Can you put these shapes in order of size? Start with the smallest.
These pieces of wallpaper need to be ordered from smallest to largest. Can you find a way to do it?
How can you arrange the 5 cubes so that you need the smallest number of Brush Loads of paint to cover them? Try with other numbers of cubes as well.
These rectangles have been torn. How many squares did each one have
inside it before it was ripped?
Use the interactivity to find all the different right-angled triangles you can make by just moving one corner of the starting triangle.
What is the smallest cuboid that you can put in this box so that
you cannot fit another that's the same into it?
What is the largest cuboid you can wrap in an A3 sheet of paper?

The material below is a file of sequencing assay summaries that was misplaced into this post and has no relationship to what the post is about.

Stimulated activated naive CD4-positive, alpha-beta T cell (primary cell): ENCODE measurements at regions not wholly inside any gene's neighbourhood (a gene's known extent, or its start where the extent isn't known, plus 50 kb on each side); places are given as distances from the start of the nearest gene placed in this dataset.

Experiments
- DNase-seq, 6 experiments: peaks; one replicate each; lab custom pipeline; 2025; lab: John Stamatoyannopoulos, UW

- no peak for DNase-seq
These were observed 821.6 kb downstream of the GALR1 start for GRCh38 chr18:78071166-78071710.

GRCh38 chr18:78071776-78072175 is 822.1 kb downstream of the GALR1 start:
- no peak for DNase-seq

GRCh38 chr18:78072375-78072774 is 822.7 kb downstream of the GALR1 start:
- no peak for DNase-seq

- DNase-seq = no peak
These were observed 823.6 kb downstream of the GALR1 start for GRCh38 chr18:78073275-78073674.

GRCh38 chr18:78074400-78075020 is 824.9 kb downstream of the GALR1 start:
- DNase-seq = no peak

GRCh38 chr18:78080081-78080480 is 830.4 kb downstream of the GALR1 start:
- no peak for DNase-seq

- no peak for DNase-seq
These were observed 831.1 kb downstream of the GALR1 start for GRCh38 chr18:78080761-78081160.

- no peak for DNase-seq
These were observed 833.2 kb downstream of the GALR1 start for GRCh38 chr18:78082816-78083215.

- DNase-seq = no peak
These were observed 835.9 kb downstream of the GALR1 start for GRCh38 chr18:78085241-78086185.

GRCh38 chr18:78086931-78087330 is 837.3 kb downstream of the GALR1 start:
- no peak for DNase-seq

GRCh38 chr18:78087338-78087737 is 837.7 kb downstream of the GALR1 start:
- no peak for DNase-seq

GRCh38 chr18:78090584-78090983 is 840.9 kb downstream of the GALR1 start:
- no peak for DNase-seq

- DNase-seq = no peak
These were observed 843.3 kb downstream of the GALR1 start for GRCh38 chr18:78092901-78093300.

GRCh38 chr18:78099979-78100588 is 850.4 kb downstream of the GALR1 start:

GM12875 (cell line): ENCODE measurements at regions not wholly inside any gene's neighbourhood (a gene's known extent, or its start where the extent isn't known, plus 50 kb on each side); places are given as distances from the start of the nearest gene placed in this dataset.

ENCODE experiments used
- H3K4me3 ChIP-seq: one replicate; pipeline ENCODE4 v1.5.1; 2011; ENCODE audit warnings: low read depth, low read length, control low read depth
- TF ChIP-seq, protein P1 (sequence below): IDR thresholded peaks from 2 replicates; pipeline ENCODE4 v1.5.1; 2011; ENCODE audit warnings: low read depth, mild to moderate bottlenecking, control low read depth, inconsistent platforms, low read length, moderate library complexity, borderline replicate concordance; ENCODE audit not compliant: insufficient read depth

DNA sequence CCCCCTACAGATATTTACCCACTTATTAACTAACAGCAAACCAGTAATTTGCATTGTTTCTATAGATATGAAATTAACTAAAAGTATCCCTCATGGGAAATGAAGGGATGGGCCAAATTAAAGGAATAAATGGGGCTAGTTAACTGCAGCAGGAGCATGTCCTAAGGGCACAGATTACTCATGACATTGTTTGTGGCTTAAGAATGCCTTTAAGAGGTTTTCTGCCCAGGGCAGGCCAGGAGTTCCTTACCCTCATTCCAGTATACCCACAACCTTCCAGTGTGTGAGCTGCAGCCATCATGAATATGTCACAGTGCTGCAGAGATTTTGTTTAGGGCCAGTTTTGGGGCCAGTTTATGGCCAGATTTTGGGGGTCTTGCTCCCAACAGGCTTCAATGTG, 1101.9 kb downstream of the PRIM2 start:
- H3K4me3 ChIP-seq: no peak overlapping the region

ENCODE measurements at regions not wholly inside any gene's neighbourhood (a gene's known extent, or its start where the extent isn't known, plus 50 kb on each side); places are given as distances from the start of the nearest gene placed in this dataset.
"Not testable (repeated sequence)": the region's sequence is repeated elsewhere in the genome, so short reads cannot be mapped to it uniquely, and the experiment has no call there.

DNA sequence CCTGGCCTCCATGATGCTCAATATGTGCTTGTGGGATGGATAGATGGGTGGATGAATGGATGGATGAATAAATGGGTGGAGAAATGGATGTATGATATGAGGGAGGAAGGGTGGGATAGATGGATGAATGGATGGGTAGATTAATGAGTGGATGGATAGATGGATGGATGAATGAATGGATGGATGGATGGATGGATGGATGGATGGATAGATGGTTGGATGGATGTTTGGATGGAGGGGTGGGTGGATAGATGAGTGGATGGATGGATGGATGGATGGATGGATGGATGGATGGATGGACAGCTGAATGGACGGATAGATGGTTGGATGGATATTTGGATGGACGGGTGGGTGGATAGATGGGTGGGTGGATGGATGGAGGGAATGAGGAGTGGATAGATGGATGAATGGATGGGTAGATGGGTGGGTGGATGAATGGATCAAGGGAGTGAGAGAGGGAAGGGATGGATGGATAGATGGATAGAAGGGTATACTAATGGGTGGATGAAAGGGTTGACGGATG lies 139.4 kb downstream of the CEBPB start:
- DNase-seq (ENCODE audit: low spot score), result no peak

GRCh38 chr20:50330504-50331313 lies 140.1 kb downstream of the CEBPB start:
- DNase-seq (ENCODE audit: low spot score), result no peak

Georgie explains the logical reasoning in this solution very well.
Go to last month's problems to see more solutions.
In this article for teachers, Bernard uses some problems to suggest
that once a numerical pattern has been spotted from a practical
starting point, going back to the practical can help explain why
the pattern occurs.
This article for teachers gives some food for thought when teaching
ideas about area.
Solve this Sudoku puzzle whose clues are in the form of sums of the
numbers which should appear in diagonal opposite cells.